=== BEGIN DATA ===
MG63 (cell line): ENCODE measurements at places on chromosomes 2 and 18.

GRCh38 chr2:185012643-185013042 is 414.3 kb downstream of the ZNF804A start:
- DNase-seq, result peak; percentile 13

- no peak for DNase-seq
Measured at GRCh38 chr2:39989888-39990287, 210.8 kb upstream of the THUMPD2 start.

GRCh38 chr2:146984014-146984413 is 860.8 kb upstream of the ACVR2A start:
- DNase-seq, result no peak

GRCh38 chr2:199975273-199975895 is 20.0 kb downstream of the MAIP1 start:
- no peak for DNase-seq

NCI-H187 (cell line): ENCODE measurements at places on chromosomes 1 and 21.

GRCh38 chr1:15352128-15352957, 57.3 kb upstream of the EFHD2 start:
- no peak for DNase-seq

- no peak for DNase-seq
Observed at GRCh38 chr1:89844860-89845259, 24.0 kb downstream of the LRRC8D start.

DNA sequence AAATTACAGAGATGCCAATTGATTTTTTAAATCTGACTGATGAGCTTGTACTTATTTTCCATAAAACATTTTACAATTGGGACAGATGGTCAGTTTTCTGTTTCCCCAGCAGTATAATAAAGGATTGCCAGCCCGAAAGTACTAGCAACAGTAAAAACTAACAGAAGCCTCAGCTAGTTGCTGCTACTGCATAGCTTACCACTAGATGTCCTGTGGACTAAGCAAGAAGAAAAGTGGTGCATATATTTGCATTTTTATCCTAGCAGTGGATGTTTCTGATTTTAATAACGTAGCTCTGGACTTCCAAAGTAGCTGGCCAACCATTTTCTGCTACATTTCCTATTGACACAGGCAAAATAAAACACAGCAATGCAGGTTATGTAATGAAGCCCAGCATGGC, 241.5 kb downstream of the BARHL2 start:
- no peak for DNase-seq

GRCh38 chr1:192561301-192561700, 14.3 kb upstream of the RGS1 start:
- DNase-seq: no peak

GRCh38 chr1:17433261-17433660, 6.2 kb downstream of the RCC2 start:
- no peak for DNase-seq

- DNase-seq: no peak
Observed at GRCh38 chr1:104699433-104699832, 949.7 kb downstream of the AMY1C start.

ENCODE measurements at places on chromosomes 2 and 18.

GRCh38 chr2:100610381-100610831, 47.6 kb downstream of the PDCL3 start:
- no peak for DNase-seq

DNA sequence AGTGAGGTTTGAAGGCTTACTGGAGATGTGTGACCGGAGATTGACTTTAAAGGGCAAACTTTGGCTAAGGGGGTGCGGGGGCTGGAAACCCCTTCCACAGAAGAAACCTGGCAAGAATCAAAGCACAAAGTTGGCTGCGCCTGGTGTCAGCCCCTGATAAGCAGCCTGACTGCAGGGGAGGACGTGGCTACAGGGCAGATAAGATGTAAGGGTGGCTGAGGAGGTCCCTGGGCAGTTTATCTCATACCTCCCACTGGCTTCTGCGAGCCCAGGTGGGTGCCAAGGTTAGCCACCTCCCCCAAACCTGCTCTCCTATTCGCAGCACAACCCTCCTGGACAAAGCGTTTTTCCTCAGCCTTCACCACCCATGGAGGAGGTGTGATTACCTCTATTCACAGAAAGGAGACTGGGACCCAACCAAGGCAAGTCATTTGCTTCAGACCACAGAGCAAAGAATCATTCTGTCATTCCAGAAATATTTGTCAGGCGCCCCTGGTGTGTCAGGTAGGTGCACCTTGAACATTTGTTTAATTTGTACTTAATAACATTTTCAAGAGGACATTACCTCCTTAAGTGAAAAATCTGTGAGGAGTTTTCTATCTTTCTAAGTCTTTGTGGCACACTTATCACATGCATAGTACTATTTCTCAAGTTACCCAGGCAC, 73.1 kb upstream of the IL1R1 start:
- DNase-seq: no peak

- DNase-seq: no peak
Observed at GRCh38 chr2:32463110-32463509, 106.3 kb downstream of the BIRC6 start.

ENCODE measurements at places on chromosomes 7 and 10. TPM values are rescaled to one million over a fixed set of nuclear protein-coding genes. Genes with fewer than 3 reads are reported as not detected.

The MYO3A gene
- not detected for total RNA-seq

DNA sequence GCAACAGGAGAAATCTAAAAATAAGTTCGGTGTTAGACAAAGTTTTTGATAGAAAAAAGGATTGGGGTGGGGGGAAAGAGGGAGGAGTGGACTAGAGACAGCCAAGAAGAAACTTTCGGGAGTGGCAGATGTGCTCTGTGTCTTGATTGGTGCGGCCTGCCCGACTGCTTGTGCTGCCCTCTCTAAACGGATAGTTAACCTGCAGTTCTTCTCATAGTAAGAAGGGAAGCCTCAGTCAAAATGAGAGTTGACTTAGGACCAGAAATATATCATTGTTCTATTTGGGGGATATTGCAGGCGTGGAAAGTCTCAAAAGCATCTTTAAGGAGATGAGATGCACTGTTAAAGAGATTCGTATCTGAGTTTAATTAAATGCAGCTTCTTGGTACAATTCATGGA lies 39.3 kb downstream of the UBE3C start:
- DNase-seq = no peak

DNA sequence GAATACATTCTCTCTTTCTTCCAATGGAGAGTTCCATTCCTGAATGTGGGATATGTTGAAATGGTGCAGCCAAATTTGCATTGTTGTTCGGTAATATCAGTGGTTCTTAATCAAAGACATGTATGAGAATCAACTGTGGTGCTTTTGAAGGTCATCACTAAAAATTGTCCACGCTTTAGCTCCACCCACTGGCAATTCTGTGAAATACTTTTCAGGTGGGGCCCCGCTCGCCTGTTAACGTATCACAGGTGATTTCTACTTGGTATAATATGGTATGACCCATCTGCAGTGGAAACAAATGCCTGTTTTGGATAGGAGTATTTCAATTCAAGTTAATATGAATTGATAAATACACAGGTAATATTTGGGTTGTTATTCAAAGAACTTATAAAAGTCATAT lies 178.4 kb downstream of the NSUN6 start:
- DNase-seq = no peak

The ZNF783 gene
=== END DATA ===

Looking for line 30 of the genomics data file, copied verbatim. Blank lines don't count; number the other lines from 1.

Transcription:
ENCODE measurements at places on chromosomes 7 and 10. TPM values are rescaled to one million over a fixed set of nuclear protein-coding genes. Genes with fewer than 3 reads are reported as not detected.